While that expectation may be true, it is the clinician’s job to reassure patients that the longer wait time is okay. Medication updates or questions about a care management plan likely do not need an immediate answer. Clinicians should explain this to patients and note that it is okay for these questions to wait in the portal inbox until the clinician’s designated message answering time.
Clinicians must also be responsible for teaching patients about which concerns should not wait. Patients experiencing alarming, urgent, or potentially life-threatening symptoms should not rely on secure messaging. These patients instead should seek immediate medical attention or, where appropriate, call the provider.
Create expectations for message content
Clinicians must also work to reconcile empathetic communication and the rise of patient portal secure messaging. While secure messaging is supplementing and in some cases replacing in-person communication, clinicians must still ensure they are messaging in a sensitive manner.
Healthcare professionals must therefore practice good judgment when electing to communicate via secure message. Clinicians should not send upsetting news via secure message in lieu of empathetic patient-provider communication.
Complicating matters is patients’ preferences for receiving test results via the patient portal and secure message. Providers should not make a standard rule excluding test results from secure messaging; instead, they should recognize the nuances in patient preferences.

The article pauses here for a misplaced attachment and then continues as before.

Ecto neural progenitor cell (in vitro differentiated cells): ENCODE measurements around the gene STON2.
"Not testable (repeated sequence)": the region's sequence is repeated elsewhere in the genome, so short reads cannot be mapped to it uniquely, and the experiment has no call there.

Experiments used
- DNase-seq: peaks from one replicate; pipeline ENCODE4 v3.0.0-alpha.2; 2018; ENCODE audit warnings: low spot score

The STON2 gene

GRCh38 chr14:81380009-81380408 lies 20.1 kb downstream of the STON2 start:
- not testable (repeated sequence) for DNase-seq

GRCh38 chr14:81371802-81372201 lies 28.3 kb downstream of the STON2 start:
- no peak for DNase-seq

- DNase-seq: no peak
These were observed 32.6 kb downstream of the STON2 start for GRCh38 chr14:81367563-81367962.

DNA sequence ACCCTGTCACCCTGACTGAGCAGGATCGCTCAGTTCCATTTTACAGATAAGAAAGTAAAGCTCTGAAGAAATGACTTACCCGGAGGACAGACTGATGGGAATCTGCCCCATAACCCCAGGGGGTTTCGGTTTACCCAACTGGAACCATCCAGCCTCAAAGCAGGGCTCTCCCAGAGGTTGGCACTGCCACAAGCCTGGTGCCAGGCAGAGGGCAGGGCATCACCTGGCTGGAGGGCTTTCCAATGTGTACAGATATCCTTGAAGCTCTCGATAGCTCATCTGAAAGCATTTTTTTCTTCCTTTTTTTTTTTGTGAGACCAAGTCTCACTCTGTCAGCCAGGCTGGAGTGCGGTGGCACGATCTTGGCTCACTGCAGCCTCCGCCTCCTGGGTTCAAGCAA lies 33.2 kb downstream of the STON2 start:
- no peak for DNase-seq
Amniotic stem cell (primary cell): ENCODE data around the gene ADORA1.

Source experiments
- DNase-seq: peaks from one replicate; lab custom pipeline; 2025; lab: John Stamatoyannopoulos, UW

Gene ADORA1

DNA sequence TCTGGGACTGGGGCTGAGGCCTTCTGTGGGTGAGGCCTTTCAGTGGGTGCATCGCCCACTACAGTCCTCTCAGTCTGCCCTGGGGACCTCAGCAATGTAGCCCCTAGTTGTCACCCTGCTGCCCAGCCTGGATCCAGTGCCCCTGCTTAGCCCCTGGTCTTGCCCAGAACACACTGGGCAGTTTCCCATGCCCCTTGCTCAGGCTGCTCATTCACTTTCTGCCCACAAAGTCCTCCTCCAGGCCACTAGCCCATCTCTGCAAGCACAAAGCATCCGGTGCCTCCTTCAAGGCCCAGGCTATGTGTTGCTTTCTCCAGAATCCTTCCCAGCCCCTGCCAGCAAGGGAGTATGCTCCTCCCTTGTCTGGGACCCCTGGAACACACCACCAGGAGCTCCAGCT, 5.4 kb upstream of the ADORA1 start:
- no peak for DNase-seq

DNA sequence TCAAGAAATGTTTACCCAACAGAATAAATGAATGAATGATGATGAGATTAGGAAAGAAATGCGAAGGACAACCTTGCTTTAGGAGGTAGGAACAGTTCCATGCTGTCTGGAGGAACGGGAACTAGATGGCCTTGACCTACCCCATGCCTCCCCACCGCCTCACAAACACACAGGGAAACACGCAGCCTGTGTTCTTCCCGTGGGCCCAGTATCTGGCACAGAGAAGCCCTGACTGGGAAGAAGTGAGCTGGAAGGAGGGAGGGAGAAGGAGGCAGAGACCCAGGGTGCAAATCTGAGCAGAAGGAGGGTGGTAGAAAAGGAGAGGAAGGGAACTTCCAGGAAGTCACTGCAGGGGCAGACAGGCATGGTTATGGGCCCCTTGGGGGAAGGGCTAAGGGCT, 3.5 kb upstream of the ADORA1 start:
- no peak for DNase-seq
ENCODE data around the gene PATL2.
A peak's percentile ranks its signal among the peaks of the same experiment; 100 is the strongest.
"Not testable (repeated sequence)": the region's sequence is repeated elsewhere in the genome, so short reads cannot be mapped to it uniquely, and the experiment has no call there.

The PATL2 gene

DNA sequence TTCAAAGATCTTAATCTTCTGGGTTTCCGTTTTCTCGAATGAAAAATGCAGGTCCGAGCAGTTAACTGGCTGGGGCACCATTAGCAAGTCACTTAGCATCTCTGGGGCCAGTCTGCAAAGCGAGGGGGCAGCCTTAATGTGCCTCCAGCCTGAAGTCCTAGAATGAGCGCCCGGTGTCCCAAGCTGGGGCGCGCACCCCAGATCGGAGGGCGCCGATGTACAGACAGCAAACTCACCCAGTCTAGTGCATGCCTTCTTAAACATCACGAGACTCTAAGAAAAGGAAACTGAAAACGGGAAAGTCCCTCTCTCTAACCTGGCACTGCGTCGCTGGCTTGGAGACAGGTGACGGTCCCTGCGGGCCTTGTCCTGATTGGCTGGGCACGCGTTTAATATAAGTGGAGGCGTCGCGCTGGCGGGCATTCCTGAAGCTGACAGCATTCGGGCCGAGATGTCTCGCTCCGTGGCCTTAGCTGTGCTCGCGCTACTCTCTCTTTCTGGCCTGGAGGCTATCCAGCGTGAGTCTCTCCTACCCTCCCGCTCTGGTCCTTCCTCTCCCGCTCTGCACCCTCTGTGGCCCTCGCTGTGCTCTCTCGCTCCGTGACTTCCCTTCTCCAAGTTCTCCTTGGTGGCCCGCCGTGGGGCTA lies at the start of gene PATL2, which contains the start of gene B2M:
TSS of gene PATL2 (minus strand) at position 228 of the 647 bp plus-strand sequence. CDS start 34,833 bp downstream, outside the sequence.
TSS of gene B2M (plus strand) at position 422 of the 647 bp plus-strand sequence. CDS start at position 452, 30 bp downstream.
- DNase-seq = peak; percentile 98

Data from a 2017 study in the American Journal of Managed Care showed that 98 percent of patients like receiving notice about lab results via secure message, and 100 percent want to look at those results on the patient portal. Seventy-seven percent of patients said they prefer the timeliness of the patient portal, rather than waiting for a phone call or visiting the office.
Eighty-two percent of patients said they don’t mind receiving abnormal test results online. Despite this, the researchers recommended clinicians still have discretion when delivering potentially bad news.
“The lack of face-to-face interaction with laboratory staff, and of their personal encouragement, may result in the failure of patients with abnormal lab results to plan for their next treatment steps,” the researchers pointed out.
Instead, clinicians need to set an expectation with the patient. Clinicians should ask patients about their preferences prior to administering an important test, and then deliver the results accordingly.